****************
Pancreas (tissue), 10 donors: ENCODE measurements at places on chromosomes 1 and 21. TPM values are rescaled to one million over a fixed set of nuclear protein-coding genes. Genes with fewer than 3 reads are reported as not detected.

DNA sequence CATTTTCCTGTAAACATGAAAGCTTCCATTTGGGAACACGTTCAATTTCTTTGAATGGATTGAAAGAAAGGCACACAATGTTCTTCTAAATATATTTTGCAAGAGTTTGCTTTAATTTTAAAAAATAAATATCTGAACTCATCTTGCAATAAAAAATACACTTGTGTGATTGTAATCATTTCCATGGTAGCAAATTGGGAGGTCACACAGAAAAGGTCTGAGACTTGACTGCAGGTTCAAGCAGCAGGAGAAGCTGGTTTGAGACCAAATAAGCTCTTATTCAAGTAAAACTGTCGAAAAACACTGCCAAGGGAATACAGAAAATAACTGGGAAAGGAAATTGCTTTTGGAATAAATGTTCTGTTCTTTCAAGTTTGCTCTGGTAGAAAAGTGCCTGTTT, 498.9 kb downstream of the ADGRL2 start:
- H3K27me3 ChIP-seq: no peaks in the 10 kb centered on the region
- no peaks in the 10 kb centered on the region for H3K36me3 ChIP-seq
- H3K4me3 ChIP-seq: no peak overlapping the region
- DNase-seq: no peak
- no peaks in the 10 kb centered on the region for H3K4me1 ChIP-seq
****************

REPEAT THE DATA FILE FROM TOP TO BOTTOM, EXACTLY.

Pancreas (tissue), 10 donors: ENCODE measurements at places on chromosomes 1 and 21. TPM values are rescaled to one million over a fixed set of nuclear protein-coding genes. Genes with fewer than 3 reads are reported as not detected.

DNA sequence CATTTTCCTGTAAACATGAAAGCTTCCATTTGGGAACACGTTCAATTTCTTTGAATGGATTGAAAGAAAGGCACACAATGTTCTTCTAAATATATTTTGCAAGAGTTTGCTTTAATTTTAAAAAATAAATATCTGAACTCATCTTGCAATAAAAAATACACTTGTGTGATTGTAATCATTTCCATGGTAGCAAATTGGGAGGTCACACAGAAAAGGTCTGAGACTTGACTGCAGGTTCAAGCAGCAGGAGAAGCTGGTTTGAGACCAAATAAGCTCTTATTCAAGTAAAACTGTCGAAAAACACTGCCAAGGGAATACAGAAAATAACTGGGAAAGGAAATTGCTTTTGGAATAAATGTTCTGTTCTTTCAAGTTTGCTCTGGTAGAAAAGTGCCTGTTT, 498.9 kb downstream of the ADGRL2 start:
- H3K27me3 ChIP-seq: no peaks in the 10 kb centered on the region
- no peaks in the 10 kb centered on the region for H3K36me3 ChIP-seq
- H3K4me3 ChIP-seq: no peak overlapping the region
- DNase-seq: no peak
- no peaks in the 10 kb centered on the region for H3K4me1 ChIP-seq